By Danielle Miller
Sitting at a small table in the back of the library, Sterling Daniels hardly looks like the stereotypical criminal types. Waiting for his older lap-top to load so that he can show the progress of his next book, it is hard to see the history of drugs and prison on his 62-year-old bright and excited face.
“I want to give back to the community I took from,” Daniels said regarding why he published his first book, “Raised in The Game.”
Daniel’s was actually raised in Chicago where he was born on June 11, 1954 to a single mother. He was the fourth child out of six, and lived in hard times. This meant that all the children had to help financially when they could. Daniels, on the other hand, considers himself raised in Milwaukee.
Daniels said Milwaukee was safer than Chicago was. It was where he learned how to hustle and where he saw glimpses of black wealth on pimps and dealers. Daniel’s said that those glimpses of Cadillac’s and fancy suits stayed with his 14-year-old self and led him ultimately to shut the pages of his school book and head out on the street.
Daniels role models started to change during the Civil Rights Movements during the 60’s. The messages behind Dr. Martin Luther King, Jr. and Malcom X inspired change throughout the communities. They were leaders for the people to help stop the spread of racism that plagued the North and South.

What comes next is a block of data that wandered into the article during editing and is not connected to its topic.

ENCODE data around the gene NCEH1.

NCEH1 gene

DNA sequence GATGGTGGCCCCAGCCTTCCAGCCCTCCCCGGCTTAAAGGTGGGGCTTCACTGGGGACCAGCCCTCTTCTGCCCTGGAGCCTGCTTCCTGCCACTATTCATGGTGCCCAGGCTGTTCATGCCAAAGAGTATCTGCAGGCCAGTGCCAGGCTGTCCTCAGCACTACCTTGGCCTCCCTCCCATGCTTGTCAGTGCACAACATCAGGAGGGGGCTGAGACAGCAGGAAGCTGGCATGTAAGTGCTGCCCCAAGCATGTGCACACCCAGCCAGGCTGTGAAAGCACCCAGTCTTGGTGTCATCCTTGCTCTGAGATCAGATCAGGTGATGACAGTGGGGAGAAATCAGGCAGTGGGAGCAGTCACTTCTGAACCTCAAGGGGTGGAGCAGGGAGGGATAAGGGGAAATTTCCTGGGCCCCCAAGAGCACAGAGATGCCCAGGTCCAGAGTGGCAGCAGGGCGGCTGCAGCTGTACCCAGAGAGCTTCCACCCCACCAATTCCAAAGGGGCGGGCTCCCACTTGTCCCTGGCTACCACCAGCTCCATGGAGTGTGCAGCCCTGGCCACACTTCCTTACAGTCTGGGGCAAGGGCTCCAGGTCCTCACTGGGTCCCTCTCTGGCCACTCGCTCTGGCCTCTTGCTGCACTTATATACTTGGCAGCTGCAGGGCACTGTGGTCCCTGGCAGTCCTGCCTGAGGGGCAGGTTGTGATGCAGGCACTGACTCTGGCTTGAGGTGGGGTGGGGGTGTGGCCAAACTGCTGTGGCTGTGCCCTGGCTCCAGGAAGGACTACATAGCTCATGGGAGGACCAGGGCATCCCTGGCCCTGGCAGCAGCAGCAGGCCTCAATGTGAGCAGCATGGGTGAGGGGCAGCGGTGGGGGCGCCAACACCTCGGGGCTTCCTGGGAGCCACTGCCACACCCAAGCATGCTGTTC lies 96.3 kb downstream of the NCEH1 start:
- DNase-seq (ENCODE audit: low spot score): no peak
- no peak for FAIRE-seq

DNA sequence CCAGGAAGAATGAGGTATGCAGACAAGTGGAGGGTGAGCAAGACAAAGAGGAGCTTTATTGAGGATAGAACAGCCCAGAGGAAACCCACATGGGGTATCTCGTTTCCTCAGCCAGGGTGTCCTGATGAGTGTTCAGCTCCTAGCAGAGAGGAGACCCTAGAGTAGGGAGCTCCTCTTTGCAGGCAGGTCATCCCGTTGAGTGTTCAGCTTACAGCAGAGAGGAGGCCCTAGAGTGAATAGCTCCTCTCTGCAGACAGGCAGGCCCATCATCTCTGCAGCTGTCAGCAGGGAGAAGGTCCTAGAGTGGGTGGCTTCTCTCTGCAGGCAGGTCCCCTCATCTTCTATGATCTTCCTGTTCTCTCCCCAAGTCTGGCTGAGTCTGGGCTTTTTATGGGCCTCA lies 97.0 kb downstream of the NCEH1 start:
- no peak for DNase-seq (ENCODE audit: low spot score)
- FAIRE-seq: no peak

“They be throwing stones, then hiding their hands behind their back,” Daniel’s mother said about racism in the North while Jim Crow laws and the KKK patrolled the South. When Daniels worked at a Milwaukee Railroad, he said that, although Blacks and Whites had separate locker-rooms, the kids would still get along and talk, play sports, and hang out.
“The kids weren’t racist, the older generation was,” Daniels said about his experience. “Racism is taught to kids.” Daniels also said that people like Dr. Martin Luther King, Jr also saw that in order to make a change, they needed both sides of blacks and whites to really unite and change things.
Daniels said “Raised in The Game” is important now because of the cause and effect many people face in their lives.
“[The youth] have the wrong mindset because the older generation was in prison,” Daniels said. “All the fathers were incarcerated and [the youth] had no role models.”
After 26 years behind bars for dealing drugs, Daniels wants to turn his influence to making a positive impact in the community he was away from for so long.
“When I was on the street, I had everything except happiness,” Daniels said.
While in prison, Daniels turned to God, and found a way to share his story so other young people don’t go down the same path he had taken. He hopes to take people down a more positive path and bring communities back together, not only for Milwaukee, but for other inner cities around the country.
“We are a product of our environment but we can’t give up and focus on the negatives.” Said Daniels. Instead, Daniels hopes to create new community programs and teach kids about family. Family, Daniels said, is what gave him hope and kept him strong during his incarceration.
“I’m happy to share my story,” Daniels said about his book, which is the first of a series of four, each detailing specific points in his life, “It’s time for people to know the truth. People don’t understand what happens in the inner cities.”
Daniels said he believes that understanding, would be the first step in finding a lasting solution for communities around the country. He has already teamed up with local churches and community organizations to help mentor young people and give them a role model to show them they can make it.